As a first-timer to Japan, when I made this itinerary I had a couple of objectives: I wanted a good mix of cultural and historical experiences, with a mix of touristy and local activities. I also wanted to eat ALL the good Japanese food. At ten days, the trip definitely could have been longer, but I think this itinerary allowed my three friends and I to see a well-rounded view of Japan and walk away with a greater appreciation of Japan’s natural beauty, efficiency, polite AF culture, and amazing food.
How to Plan for Ten Days in Japan
Here’s a taste of how we planned out how to cover Japan in ten days. The way I like to plan is to set a couple of must-see sights for the day and then leave the rest of the schedule open to chance, so if you want to spend more time at a park talking to a local, you can. Everyone has a different style, but hopefully this itinerary is helpful in providing a general idea of what to do.
- Land at Haneda International Airport in Tokyo
- Check into the Airbnb and then explore the Shinjuku ward (ward is similar to a district), pictured below, in Tokyo (Tokyo is divided into 23 wards).
- Spend 4 full days and 5 nights in Tokyo – visiting various wards like Harajuku and Akihabara, eating all the ramen and sushi in sight, visiting temples, playing with owls in owl cafes, seeing the Japanese Giants play baseball, wondering “what the hell did I just watch?” at the Robot Restaurant and making friends with sumo wrestlers. Here are some snapshots:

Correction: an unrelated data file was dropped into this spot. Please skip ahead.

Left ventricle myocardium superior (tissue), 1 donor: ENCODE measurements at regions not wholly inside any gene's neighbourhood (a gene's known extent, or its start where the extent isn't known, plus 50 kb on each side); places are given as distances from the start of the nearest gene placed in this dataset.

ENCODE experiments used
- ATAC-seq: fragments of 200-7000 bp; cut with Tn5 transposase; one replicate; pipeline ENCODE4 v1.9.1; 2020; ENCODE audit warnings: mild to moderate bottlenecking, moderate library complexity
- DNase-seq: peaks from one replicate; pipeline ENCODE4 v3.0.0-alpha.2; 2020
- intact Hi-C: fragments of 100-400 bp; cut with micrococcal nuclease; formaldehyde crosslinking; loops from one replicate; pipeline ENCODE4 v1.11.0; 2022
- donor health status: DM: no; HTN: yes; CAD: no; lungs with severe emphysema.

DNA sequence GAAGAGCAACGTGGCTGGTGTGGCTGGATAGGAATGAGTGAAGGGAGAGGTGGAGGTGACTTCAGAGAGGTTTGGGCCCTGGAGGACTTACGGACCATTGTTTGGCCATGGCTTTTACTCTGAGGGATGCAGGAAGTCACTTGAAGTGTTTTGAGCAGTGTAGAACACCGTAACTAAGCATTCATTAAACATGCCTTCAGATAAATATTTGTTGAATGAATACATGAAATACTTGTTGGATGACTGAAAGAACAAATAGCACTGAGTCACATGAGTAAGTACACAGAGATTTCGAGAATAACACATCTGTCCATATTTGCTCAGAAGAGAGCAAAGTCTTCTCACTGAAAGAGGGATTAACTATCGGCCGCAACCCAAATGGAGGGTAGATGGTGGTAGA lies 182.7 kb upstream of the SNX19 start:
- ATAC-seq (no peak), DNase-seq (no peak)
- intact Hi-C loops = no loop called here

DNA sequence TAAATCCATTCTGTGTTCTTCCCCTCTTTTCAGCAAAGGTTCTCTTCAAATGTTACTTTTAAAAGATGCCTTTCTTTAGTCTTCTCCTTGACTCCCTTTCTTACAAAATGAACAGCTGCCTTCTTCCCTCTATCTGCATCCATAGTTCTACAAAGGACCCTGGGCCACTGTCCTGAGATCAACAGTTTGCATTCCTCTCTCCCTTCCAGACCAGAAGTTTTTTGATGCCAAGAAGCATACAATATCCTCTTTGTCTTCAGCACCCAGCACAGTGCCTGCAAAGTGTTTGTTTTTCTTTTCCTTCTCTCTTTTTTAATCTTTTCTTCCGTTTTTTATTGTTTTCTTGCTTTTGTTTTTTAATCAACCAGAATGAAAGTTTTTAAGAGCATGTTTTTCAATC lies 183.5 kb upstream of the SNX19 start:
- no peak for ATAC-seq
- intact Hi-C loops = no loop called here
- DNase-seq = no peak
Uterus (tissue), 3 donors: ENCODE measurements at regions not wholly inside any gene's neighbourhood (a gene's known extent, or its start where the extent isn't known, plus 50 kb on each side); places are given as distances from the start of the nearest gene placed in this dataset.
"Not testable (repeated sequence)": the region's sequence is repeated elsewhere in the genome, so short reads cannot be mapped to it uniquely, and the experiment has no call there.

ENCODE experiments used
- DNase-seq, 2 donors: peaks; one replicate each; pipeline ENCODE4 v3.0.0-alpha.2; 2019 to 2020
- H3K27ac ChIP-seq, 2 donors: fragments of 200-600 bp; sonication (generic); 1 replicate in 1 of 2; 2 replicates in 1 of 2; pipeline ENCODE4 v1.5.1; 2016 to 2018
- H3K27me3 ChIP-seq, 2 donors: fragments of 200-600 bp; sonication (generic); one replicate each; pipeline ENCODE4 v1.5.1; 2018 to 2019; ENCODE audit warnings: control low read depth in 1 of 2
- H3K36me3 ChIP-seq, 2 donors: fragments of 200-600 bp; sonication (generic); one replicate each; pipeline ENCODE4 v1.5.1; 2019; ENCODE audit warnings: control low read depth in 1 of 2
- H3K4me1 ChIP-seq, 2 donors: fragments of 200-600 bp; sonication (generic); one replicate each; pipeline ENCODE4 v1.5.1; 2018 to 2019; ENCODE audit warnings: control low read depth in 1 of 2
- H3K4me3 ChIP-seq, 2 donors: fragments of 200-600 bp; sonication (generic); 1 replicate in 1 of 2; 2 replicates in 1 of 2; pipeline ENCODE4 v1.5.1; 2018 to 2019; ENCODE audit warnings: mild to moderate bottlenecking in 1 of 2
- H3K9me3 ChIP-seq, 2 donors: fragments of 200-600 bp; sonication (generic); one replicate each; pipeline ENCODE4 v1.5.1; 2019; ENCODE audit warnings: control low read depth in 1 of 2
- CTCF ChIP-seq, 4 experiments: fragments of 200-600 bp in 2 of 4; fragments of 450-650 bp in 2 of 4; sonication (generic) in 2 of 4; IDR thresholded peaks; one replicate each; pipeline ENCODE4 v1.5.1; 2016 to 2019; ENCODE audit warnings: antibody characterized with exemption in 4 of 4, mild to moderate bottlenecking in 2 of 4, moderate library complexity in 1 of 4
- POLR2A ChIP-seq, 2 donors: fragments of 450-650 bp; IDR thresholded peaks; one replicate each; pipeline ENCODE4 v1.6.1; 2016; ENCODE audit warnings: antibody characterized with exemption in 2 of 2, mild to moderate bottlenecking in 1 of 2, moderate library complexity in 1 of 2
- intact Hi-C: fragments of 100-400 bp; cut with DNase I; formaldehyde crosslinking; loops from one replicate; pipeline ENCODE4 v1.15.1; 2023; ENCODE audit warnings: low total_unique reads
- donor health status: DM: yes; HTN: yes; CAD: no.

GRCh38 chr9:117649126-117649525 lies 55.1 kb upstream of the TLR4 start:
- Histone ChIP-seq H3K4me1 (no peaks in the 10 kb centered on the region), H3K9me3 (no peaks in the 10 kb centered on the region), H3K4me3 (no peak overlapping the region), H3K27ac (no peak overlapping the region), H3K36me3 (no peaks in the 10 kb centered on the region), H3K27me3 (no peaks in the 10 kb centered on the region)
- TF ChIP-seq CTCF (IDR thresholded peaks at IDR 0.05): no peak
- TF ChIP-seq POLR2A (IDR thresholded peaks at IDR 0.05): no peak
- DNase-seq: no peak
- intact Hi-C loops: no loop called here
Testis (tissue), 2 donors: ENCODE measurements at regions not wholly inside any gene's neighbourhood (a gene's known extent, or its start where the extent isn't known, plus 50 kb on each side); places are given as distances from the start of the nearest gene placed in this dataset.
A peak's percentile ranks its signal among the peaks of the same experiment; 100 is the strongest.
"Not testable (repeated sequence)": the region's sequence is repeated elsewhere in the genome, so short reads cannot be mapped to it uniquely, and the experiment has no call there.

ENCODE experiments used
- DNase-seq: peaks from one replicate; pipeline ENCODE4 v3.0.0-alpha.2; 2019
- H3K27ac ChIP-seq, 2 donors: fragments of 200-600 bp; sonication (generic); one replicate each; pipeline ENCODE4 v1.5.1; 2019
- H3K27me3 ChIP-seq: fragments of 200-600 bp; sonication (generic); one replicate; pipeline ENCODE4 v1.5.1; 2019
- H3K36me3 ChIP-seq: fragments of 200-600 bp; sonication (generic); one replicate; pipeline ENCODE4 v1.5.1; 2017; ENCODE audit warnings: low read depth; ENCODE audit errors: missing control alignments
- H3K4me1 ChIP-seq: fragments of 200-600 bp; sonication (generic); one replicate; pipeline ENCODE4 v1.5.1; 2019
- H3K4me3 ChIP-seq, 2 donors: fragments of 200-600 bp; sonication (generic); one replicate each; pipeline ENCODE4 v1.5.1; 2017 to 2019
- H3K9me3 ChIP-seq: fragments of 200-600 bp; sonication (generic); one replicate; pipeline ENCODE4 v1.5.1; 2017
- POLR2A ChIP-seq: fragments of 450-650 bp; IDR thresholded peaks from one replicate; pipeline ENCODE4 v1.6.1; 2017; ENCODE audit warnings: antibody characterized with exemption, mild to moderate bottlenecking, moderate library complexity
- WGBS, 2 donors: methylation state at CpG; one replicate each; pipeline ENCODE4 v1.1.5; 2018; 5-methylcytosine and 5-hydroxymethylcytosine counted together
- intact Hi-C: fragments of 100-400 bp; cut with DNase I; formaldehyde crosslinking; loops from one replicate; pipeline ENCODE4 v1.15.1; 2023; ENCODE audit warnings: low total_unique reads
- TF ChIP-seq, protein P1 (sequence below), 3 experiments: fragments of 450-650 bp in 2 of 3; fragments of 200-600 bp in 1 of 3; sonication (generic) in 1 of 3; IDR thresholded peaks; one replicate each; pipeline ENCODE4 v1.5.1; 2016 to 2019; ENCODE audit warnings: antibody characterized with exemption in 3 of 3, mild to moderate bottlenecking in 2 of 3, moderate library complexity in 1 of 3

- Train from Tokyo to Hakone, famous for its onsens (hot springs) and Hakone Shrine, as a relaxing break from the craziness of Tokyo and to experience Japan’s quieter side.
- Leave Hakone and take the bullet train to Kyoto. The main item on the agenda is the famous Fushimi Inari Shrine and trying the okonomiyaki, pictured below:
- Leave Kyoto and go on a day trip to Nara, which is famous for its friendly, selfie-loving deer population, as evident in the picture below:
- Leave Nara and head to Osaka; spend the night there.
- Visit the famous Osaka Castle Park and a whiskey bar:
- Make our own personalized cup of noodles at the Cupnoodles Museum!
- Take bullet train to Tokyo
- Leave for SF from Haneda International Airport
For more detailed info on each of the cities, I will be coming out with city guides in the upcoming weeks.
My flight was free using points I had saved from the Chase Sapphire Preferred card bonus, which was a plus because I had just graduated from Yale where I made zero income lol. My round-trip flight from SFO to Haneda for June 2016 “cost” around 70,000 points. Friends who purchased those same tickets about 2 months in advance paid about $700-$800 for their flights. We all flew United, which was pretty basic – they had decent food, no wifi, and limited leg space but for the price of free, I’m not complaining.
For housing, we stuck to Airbnb for the entire trip. This is because it was much cheaper for four people than the comparable hotels. I was interested in trying a ryokan (traditional Japanese inn) with hot springs in Hakone but most were at least a couple hundred dollars per night so we nixed the idea. Staying at a capsule hotel also would’ve been cool but it ended up not working out for us this trip. One thing to keep in mind is that in Tokyo, the rooms will be a lot smaller than in other cities, due to the high density of the city. For example, this is how our bedroom looked like:
As for Airbnb, the experiences were mainly positive. The rooms generally included toiletries like shampoo, conditioner, soap as well as towels. Some hosts even gave us rides to/from the train station, going above and beyond the call of duty. The negatives were around miscommunication or lack of cleanliness (both occurred in Tokyo) – but this could happen anywhere while traveling. For price, location, and the opportunity to meet more locals, Airbnb provided the most options and flexibility. Some even had hair salons located within the Airbnb like the one pictured below: